Quirky electropop explorations…
One of 2020’s sleeper albums was Fabrefactions, an oddly alluring collection of songs by Bearcraft, a Bristol-based musical collective led by Dicky Moore.
Across ten compositions, Fabrefactions crafts a musical journey inspired by moving upriver along the Thames. Or as Bearcraft describe it, the songs encompass “overheard ghost stories and half-remembered urban myths. Here are tales of runaways, banshees, estuary witches, acid trips and seafront car-cruising, set to sounds that evoke bankside industry, underground dancehalls and the ambient push and pull of the shoreline.”
In fact, describing the album is a tricky challenge as it changes shape and style across the songs that make up Fabrefactions. It offers up a series of electropop vignettes that also throws a few nods to folktronica. The vocal duties are divided between Sam Sally and Dicky Moore himself, with Sally’s vocals in particular illustrating a mesmerising, whispery charm. The end result is a quirky, engaging collection of songs that have a subtle way of working their way into your head.
Essex-born musician/producer Dicky Moore himself has an eclectic musical background. One quarter of Dream Themes, previously a guitarist for Frank Sidebottom’s Oh Blimey Big Band and also plays for Scritti Politti. Fabrefactions was apparently composed after “a diagnosis of hearing loss”; recorded at an artist’s studio in London Fields before finally being mixed next to a motorway in Bristol. The album’s genesis took place over a ten year period (and follows on from earlier album outing Yestreen).
Opening number ‘Folk Devil and the Moral Panics’ is an oddly unsettling electronica piece that sounds like Boards Of Canada meets John Carpenter. As an instrumental, it serves as an effective intro to the album although it’s also perversely the complete polar opposite to the music that follows it.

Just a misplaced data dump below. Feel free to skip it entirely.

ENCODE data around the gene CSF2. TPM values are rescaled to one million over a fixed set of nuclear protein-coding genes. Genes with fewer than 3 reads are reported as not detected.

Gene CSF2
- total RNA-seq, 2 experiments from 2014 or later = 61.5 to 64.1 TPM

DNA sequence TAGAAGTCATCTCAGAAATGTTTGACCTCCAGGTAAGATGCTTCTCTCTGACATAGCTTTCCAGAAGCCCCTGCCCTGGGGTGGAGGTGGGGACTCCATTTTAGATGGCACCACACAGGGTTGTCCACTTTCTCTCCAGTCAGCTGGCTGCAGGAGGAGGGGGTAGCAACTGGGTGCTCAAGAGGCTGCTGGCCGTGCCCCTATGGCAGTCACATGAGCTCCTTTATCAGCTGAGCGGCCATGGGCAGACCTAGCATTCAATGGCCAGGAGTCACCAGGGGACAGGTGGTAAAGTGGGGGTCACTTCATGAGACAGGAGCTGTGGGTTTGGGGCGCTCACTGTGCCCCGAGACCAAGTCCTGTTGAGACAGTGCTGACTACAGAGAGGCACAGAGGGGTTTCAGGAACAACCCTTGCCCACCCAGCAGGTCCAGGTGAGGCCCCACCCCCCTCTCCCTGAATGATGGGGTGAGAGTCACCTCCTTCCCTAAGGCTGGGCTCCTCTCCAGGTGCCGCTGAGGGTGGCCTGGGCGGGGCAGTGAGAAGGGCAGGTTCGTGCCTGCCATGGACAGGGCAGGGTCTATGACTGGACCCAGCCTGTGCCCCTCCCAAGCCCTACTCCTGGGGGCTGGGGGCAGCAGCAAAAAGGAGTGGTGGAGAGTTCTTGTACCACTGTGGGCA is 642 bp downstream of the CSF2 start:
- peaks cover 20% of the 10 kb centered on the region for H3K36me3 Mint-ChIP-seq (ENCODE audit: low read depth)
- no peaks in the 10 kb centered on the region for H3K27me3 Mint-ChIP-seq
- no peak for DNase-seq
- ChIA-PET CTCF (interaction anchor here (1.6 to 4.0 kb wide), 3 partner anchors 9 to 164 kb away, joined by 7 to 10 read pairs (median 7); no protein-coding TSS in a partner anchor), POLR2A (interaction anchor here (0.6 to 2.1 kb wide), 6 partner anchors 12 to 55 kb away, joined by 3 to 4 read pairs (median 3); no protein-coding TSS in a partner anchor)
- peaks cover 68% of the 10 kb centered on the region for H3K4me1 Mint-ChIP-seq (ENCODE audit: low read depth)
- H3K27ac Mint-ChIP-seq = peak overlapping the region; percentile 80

‘Outside in the Morning Snow’ cranks up the folktronica vibe on a surprisingly effective composition whose dubby beats manage to really get under your skin. Sam Sally is double-tracked with Moore on vocal duties here, lending the whole affair a haunting quality.
‘Honey’ delivers a straight-up club-orientated electropop banger; a strident number where Moore’s vocal delivery has an airy quality and, combined with some smooth production, delivers a slick outing. ‘Of Course You Did’ keeps that vibe going on a superb slice of lounge pop, which also serves to show how impressive Sam Sally’s vocal chops really are.
Elsewhere, the baroque qualities of ‘Where The Sun Sets’ sounds like some lost Austra song, a wonderfully immersive reverie that delivers one of Fabrefactions’ finest moments.
‘We Don’t Deserve To Die’, which features Moore on vocals, has a lush slow groove to it. At times reminiscent of French synth masters Air, it’s also got a nice simplicity to it with the vocals high in the mix.
Meanwhile, the title track (which also closes the album) is another strange dreamlike experience. The longest track on the album, it features shimmering glissando effects dropping in and out as layered electronics burble away in the mix. There’s a warm, hymnal vibe lurking at the heart of this composition, despite its weirdness.
Pigeonholing Fabrefactions would be a tricky task as it doesn’t really fit any particular genre of electronic music, instead choosing to cherrypick styles and arrangements as Dicky Moore wills it. But the end result is something remarkable and compelling and well worth your time giving it a spin.
Fabrefactions is out now.
This article originally featured on The Electricity Club